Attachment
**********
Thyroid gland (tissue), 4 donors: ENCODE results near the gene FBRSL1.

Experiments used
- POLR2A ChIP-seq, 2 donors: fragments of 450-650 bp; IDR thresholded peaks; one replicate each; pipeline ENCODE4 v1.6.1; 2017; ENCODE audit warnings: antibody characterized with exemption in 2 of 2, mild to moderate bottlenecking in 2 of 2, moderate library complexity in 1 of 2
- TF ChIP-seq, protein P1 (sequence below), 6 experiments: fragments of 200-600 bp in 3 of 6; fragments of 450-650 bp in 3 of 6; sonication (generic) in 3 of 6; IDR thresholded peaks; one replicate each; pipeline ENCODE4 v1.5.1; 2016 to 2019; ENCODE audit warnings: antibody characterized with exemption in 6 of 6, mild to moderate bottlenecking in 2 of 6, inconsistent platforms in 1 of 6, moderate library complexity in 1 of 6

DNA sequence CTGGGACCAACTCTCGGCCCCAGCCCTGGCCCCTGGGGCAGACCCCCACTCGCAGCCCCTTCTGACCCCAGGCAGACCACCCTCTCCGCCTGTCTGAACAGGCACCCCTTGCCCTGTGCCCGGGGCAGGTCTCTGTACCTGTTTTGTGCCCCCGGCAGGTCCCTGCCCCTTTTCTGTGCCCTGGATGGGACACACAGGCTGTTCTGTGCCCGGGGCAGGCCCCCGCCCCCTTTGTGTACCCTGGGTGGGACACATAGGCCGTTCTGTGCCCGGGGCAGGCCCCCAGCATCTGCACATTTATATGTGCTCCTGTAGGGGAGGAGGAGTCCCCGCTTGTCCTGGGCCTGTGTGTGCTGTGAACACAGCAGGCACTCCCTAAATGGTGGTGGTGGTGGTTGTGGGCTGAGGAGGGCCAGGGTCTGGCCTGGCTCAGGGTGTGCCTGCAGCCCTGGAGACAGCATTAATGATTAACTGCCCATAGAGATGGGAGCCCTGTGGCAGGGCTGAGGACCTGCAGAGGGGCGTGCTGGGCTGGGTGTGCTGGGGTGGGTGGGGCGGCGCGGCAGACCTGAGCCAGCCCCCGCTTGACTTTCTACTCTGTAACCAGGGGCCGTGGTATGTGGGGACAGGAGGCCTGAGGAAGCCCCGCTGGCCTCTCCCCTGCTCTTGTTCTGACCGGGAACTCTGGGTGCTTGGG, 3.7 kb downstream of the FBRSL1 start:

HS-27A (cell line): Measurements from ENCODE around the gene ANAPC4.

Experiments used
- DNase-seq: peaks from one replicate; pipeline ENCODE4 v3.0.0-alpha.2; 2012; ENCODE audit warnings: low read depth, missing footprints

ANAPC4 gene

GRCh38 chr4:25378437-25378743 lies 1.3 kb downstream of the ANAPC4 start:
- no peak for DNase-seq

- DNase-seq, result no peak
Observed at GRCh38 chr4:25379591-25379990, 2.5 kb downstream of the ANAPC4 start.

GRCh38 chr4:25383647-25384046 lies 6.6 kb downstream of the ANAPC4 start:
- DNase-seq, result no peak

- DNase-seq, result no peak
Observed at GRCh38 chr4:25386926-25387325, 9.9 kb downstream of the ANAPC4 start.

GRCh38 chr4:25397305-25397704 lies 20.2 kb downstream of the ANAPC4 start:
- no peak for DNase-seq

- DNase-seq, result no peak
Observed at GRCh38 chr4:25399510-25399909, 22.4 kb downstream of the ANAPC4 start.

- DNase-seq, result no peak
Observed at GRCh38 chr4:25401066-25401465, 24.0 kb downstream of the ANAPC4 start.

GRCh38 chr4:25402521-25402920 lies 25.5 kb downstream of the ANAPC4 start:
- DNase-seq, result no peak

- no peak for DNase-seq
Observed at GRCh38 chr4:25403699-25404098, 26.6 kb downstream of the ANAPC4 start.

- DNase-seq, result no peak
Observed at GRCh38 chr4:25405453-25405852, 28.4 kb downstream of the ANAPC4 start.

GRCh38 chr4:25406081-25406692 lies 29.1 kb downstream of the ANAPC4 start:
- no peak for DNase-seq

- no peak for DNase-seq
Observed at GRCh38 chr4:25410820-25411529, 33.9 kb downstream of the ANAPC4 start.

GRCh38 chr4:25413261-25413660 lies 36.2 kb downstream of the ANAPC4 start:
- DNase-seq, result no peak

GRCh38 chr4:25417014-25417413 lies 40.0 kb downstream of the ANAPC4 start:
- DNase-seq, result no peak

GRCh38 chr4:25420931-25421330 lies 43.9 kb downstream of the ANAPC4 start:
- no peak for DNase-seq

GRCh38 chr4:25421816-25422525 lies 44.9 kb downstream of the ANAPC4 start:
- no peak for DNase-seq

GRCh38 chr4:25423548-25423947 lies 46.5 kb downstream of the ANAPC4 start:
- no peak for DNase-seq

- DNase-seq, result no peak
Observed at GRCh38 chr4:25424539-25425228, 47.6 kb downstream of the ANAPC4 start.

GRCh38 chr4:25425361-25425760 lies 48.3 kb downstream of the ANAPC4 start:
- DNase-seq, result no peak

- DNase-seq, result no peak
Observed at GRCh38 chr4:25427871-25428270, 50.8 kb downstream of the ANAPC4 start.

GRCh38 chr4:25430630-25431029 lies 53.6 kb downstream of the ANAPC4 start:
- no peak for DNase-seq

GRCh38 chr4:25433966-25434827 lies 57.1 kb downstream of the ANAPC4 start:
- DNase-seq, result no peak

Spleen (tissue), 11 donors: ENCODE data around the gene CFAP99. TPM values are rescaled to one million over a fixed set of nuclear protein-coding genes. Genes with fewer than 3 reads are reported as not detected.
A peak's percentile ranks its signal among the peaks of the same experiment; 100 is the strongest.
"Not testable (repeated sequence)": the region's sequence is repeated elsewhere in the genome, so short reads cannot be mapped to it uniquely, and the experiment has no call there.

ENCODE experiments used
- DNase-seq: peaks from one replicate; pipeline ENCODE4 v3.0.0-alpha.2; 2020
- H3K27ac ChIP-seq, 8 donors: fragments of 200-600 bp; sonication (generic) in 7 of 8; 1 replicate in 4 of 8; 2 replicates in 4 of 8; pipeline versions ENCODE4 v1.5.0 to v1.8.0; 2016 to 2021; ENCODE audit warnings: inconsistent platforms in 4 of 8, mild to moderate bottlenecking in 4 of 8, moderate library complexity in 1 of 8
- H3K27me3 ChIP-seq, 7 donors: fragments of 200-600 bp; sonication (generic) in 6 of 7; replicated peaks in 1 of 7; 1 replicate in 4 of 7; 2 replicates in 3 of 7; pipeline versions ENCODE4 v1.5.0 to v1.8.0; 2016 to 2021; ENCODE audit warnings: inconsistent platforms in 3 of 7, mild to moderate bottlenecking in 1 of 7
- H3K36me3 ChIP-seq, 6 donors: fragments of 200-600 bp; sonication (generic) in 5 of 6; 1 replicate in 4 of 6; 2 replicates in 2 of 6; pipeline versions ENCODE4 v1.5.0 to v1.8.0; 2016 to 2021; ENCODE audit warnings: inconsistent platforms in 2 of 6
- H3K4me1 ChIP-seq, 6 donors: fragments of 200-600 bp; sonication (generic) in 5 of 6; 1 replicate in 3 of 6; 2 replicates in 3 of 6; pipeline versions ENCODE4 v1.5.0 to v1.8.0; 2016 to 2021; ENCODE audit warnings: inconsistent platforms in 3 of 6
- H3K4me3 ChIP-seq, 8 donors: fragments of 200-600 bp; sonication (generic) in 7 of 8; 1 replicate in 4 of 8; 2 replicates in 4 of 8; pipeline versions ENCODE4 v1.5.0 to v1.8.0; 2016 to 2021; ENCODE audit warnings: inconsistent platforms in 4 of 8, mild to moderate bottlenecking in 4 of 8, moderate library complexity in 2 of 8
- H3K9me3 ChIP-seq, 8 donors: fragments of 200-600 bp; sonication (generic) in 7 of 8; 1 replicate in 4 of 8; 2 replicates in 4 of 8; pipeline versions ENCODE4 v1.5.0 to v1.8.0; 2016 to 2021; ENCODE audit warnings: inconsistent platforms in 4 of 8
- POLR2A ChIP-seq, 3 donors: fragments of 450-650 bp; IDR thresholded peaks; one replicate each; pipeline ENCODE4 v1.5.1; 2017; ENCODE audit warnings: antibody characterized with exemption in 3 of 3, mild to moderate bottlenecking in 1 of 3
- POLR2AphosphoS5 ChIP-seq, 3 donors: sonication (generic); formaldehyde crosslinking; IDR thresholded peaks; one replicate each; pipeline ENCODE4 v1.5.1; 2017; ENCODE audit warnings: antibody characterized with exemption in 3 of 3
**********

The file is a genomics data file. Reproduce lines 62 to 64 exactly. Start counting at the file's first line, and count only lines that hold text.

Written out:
- H3K4me1 ChIP-seq, 6 donors: fragments of 200-600 bp; sonication (generic) in 5 of 6; 1 replicate in 3 of 6; 2 replicates in 3 of 6; pipeline versions ENCODE4 v1.5.0 to v1.8.0; 2016 to 2021; ENCODE audit warnings: inconsistent platforms in 3 of 6
- H3K4me3 ChIP-seq, 8 donors: fragments of 200-600 bp; sonication (generic) in 7 of 8; 1 replicate in 4 of 8; 2 replicates in 4 of 8; pipeline versions ENCODE4 v1.5.0 to v1.8.0; 2016 to 2021; ENCODE audit warnings: inconsistent platforms in 4 of 8, mild to moderate bottlenecking in 4 of 8, moderate library complexity in 2 of 8
- H3K9me3 ChIP-seq, 8 donors: fragments of 200-600 bp; sonication (generic) in 7 of 8; 1 replicate in 4 of 8; 2 replicates in 4 of 8; pipeline versions ENCODE4 v1.5.0 to v1.8.0; 2016 to 2021; ENCODE audit warnings: inconsistent platforms in 4 of 8